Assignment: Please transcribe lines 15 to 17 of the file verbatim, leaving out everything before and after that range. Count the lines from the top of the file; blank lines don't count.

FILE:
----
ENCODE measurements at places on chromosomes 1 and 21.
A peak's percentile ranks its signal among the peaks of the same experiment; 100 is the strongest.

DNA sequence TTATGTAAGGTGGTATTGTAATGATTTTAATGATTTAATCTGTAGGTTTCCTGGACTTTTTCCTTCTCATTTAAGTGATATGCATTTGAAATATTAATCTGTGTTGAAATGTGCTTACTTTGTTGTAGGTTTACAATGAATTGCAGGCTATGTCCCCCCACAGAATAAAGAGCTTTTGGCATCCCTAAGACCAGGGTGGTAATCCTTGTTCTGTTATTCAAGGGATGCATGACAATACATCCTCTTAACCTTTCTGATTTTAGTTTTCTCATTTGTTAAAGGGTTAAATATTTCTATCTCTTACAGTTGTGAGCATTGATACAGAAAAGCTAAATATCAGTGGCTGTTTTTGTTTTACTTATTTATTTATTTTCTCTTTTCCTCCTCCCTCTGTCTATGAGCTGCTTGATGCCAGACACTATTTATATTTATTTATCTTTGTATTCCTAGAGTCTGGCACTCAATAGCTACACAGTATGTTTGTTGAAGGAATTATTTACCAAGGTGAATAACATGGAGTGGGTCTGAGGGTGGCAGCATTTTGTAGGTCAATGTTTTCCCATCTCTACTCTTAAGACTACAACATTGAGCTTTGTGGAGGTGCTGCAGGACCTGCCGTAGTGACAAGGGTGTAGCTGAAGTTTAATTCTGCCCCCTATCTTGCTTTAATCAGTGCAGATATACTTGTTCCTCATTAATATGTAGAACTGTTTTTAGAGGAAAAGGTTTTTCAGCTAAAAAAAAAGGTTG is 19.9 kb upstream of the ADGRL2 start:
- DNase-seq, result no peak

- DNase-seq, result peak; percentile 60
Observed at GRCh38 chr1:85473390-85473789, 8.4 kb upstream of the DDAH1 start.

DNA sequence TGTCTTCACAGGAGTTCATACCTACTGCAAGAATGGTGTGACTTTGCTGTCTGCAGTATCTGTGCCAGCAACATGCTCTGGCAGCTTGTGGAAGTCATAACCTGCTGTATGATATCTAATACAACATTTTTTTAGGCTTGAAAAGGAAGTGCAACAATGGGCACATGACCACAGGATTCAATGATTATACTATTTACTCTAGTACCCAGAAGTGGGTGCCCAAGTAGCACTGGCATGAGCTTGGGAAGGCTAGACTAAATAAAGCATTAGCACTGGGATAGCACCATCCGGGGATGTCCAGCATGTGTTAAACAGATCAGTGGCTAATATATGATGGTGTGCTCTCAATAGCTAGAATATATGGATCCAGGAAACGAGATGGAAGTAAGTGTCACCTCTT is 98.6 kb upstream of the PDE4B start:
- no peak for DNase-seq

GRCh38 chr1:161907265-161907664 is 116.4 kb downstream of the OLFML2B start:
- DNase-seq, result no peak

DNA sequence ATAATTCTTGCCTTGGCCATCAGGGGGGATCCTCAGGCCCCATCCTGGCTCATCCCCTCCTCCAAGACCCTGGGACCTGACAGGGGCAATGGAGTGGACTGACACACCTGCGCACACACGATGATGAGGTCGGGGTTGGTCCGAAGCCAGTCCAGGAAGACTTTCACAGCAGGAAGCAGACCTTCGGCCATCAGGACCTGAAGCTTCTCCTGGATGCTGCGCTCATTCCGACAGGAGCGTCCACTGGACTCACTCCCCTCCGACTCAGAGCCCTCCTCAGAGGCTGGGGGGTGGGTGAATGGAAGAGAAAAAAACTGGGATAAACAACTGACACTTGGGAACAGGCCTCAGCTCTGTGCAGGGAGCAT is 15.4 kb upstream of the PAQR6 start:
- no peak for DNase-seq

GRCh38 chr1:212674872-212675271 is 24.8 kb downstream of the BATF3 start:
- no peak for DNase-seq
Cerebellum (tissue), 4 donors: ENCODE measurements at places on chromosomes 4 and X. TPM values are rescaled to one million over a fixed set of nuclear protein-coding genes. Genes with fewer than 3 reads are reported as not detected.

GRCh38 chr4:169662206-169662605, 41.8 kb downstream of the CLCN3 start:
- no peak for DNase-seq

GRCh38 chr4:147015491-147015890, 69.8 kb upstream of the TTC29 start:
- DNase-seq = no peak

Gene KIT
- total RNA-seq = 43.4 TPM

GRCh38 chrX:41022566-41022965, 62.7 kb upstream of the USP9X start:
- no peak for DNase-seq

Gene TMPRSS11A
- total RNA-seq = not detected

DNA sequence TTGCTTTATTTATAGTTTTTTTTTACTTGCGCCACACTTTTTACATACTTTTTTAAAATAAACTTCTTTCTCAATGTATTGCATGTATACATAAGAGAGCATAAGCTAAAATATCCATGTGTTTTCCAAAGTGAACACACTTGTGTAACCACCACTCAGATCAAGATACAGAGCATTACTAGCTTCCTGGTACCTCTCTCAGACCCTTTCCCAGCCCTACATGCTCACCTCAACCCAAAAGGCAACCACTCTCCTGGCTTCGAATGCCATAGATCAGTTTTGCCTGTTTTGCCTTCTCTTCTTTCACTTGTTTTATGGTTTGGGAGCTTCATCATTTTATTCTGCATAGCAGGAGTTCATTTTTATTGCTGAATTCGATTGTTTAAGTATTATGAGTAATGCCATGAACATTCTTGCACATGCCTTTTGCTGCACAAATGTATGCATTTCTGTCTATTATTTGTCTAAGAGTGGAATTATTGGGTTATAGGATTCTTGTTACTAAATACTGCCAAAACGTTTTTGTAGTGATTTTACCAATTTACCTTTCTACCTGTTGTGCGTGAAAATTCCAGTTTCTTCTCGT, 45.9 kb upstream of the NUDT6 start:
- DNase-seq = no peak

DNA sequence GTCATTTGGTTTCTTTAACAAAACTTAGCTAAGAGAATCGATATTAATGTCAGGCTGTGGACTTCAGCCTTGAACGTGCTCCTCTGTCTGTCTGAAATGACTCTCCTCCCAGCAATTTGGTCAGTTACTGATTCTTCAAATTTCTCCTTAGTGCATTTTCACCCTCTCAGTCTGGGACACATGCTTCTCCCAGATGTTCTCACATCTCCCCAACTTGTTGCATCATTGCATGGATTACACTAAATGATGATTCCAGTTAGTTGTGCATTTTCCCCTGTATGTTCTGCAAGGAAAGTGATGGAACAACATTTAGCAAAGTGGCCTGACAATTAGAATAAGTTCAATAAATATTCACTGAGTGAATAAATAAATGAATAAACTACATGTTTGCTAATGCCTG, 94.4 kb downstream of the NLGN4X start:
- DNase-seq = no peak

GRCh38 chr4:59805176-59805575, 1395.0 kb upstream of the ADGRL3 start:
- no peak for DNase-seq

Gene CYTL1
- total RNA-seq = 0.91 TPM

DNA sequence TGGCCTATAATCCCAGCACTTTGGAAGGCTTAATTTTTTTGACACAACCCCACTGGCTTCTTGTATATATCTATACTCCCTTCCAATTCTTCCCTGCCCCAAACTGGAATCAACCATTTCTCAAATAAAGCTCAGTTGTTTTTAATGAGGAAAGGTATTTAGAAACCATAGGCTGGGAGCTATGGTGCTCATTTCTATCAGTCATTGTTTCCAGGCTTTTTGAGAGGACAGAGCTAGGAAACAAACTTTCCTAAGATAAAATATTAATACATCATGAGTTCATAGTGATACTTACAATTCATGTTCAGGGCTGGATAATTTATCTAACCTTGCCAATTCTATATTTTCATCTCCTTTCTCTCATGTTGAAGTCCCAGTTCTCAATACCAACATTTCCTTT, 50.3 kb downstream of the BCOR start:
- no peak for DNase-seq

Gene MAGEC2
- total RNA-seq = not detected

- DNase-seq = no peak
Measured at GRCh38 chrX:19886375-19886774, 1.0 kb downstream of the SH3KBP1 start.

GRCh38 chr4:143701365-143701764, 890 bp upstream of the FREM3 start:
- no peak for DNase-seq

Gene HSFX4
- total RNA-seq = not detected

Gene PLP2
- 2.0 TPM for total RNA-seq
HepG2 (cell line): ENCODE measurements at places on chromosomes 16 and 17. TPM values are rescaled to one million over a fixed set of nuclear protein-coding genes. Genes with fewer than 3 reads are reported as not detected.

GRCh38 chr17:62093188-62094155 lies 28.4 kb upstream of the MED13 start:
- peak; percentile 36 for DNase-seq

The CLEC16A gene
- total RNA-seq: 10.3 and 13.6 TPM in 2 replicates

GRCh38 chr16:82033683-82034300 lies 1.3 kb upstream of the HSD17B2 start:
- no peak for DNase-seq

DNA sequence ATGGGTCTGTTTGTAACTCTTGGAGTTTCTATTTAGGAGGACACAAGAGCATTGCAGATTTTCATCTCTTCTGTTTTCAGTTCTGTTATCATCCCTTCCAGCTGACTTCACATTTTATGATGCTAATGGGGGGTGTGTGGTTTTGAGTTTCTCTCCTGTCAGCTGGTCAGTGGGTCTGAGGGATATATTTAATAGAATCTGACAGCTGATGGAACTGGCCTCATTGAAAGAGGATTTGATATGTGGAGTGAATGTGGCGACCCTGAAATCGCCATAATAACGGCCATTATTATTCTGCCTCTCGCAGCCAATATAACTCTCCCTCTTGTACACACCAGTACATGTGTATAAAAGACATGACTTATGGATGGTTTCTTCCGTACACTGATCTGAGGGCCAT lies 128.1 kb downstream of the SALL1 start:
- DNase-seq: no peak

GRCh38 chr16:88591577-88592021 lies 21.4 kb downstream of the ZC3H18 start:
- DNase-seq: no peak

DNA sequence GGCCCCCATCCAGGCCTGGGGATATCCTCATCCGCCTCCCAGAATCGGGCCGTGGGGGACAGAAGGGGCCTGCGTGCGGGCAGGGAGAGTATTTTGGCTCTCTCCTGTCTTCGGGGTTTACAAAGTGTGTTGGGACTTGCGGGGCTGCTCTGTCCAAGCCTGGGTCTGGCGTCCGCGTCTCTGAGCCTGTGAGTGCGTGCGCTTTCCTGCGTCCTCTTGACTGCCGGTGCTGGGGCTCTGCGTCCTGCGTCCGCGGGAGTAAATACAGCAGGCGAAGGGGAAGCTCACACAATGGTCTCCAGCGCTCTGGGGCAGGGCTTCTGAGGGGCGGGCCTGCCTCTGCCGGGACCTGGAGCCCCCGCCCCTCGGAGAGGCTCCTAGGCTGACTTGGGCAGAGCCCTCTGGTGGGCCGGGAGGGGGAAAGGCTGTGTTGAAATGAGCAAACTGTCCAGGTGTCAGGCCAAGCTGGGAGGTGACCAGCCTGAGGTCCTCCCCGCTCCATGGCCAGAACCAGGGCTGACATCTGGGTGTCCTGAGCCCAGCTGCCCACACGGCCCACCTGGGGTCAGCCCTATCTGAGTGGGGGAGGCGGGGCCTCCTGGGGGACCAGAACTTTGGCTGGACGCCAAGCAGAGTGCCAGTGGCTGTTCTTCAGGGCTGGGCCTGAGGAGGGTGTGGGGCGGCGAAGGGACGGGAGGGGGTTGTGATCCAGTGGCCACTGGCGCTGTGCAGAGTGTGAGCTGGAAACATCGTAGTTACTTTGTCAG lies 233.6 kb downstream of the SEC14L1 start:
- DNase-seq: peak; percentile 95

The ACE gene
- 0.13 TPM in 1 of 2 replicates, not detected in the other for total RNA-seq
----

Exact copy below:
Cerebellum (tissue), 4 donors: ENCODE measurements at places on chromosomes 4 and X. TPM values are rescaled to one million over a fixed set of nuclear protein-coding genes. Genes with fewer than 3 reads are reported as not detected.

GRCh38 chr4:169662206-169662605, 41.8 kb downstream of the CLCN3 start:
- no peak for DNase-seq